Anxiety Disorder: So Much More Than Just Being Anxious
Anxiety disorder sufferers know all too well the devastation anxiety disorder can cause. Many anxiety disorder sufferers suffer in silence with those around them often having little idea about the depth of their suffering. These brave souls often go about their daily lives enduring what most people could scarcely fathom. Sure, once in a while an anxiety disorder sufferer may complain about her anxiety or say that she is having a bad day. But this barely scratches the surface of the devastation anxiety disorder can cause and what an anxiety disorder sufferer has to endure.
It’s understandable that those who haven’t experienced anxiety disorder often think anxiety disorder sufferers are weak and should just be able to “snap out of it.” Or think that anxiety disorder sufferers are making everything up to get attention. Or think that if anxiety disorder sufferers would just grow up, they’d get over it.
And there are others who believe anxiety disorder is just a fad or some passing trend. There are others who believe anxiety disorder sufferers are merely weak-minded or weak-willed, and if they just stopped worrying, they’d get over it. There are still others who think that anxiety disorder sufferers are just making everything up, that it’s all in their head, or that they make things sound much worse than they actually are.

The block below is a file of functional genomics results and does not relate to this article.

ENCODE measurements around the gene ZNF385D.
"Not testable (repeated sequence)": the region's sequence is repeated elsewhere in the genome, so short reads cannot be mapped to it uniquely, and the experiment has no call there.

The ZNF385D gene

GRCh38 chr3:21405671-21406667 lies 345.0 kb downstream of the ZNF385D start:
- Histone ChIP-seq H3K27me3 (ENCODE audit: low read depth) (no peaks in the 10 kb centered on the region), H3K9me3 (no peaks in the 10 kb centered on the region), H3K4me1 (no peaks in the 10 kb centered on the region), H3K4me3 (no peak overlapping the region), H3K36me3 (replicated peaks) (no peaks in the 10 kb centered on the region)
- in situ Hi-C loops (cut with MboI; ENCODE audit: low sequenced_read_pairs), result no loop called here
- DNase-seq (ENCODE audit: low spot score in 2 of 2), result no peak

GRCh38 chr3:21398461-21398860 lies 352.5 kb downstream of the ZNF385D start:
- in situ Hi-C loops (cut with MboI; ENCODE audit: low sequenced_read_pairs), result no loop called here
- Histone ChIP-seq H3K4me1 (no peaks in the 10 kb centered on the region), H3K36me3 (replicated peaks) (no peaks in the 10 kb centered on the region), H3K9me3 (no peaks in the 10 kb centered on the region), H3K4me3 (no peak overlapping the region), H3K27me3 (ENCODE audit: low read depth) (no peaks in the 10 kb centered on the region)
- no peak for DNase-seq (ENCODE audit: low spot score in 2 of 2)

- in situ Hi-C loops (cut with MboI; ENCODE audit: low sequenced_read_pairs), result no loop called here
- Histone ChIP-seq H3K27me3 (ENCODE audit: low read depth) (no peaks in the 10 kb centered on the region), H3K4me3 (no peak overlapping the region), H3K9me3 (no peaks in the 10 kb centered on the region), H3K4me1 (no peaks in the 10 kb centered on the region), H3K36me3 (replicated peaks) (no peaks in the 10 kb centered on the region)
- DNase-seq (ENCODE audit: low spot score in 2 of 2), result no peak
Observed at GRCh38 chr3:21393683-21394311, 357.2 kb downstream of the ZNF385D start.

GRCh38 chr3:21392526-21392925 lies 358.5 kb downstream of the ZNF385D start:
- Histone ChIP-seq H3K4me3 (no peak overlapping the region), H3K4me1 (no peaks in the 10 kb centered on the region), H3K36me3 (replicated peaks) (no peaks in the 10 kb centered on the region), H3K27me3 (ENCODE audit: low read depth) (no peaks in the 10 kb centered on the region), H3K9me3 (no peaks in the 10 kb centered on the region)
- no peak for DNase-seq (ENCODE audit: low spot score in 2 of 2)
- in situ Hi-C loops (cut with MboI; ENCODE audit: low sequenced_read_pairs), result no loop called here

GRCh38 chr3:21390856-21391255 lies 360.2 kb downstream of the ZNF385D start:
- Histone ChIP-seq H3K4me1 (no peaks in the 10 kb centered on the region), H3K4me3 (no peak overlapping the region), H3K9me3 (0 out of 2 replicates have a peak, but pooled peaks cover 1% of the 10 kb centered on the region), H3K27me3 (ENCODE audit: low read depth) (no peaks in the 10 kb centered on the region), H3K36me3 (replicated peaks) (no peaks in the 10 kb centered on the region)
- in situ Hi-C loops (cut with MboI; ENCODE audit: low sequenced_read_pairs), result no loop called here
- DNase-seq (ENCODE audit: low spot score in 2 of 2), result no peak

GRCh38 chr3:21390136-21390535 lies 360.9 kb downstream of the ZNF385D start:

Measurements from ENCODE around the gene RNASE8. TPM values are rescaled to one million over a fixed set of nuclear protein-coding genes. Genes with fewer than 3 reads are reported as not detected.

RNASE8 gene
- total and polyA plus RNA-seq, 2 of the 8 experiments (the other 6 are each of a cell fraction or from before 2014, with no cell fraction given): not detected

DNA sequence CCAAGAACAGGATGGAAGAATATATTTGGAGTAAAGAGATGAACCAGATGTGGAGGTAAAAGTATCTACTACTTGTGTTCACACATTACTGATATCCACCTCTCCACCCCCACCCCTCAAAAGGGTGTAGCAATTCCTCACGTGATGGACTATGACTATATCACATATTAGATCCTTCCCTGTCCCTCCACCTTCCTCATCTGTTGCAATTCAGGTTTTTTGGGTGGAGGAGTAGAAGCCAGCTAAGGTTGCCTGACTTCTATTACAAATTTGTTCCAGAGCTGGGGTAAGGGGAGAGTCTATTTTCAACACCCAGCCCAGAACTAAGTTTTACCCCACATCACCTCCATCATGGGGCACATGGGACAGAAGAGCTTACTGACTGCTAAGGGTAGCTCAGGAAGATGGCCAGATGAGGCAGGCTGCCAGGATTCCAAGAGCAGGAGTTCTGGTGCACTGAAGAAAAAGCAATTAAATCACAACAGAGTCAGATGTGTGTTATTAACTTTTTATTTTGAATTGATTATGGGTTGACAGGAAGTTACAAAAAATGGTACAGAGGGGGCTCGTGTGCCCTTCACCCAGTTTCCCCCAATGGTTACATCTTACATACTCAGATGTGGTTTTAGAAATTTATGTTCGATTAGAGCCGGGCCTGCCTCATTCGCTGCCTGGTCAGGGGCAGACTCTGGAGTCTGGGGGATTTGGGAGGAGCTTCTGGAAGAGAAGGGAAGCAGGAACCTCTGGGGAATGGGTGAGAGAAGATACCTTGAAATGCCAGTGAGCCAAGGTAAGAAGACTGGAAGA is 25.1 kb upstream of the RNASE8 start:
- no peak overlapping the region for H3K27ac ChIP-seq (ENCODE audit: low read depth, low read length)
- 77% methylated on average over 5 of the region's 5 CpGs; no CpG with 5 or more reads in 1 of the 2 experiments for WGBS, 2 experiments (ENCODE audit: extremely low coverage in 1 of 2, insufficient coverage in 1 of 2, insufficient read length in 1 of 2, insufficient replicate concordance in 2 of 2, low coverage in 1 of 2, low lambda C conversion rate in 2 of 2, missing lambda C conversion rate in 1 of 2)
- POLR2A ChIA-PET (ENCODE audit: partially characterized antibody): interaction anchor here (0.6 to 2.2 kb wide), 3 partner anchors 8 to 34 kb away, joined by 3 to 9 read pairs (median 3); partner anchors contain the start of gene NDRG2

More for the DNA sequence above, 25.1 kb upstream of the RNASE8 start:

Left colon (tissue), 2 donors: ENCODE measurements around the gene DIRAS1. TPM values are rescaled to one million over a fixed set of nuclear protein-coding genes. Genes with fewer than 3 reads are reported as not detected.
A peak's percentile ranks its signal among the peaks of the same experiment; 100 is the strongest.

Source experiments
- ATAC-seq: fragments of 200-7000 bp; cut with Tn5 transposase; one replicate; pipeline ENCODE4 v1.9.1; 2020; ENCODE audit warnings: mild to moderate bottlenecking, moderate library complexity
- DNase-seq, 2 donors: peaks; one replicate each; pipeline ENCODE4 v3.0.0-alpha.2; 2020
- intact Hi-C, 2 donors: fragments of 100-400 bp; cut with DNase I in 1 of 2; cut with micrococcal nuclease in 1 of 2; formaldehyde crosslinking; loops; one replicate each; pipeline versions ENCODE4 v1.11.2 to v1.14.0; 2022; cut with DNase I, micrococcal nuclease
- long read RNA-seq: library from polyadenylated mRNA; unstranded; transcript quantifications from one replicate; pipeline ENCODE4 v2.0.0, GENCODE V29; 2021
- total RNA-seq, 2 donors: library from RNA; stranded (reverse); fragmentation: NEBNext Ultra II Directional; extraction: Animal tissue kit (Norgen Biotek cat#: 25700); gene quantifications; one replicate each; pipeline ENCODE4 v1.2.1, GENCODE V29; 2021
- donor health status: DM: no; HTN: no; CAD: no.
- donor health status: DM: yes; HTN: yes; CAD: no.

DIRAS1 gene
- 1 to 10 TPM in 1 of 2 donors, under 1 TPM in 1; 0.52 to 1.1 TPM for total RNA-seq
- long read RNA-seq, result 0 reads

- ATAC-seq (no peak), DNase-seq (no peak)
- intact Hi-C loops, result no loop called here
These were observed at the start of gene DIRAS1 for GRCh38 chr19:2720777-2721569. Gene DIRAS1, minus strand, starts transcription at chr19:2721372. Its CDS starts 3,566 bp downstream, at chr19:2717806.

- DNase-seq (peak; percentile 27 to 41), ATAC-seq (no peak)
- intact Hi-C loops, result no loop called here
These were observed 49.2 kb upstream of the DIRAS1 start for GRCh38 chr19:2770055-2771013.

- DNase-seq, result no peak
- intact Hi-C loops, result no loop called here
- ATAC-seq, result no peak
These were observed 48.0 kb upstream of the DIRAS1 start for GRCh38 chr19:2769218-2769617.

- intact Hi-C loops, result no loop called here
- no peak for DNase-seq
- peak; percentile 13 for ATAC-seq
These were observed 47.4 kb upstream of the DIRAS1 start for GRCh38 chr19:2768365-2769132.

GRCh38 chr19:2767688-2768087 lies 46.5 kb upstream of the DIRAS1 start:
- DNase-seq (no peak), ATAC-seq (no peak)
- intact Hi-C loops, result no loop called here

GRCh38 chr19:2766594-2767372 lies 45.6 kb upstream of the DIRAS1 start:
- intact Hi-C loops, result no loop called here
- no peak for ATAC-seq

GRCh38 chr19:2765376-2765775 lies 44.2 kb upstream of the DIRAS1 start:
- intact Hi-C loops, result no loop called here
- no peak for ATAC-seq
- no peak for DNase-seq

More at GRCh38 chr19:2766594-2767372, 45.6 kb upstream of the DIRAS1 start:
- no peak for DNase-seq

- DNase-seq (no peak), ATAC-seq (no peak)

While understandable, these types of comments are far from the truth. The truth is, if you haven’t personally experienced anxiety disorder, you most likely have little idea about the depth to which a person can be affected.
Anxiety disorder can be ruinous. It can not only affect every area of a person’s life but can also destroy a person’s life. A life lived in constant fear with a full onslaught of physical and emotional symptoms is not something I’d wish on anyone. Yet, many people – approximately five percent of the population – have to endure this level of hardship every day. That is their 24/7 reality. Not because they are weak or have something wrong with their brains. But because they have learned to persevere in spite of their affliction. Anxiety disorder sufferers are some of the bravest people I’ve met. To live in a constant state of fear along with its multitude of physical, mental, and emotional symptoms demonstrate their fortitude and strength in the face of unrelenting struggle. So rather than looking down on them, we hope the following will provide insight into their struggle.
We hope the following information will give you a more realistic idea of what anxiety disorder is and how profoundly it can impact those who are experiencing it. We present this information, not to gain your sympathy, but to gain your understanding in the hopes that you will be more supportive, not only in his or her struggle but also as he or she goes about overcoming this disabling condition.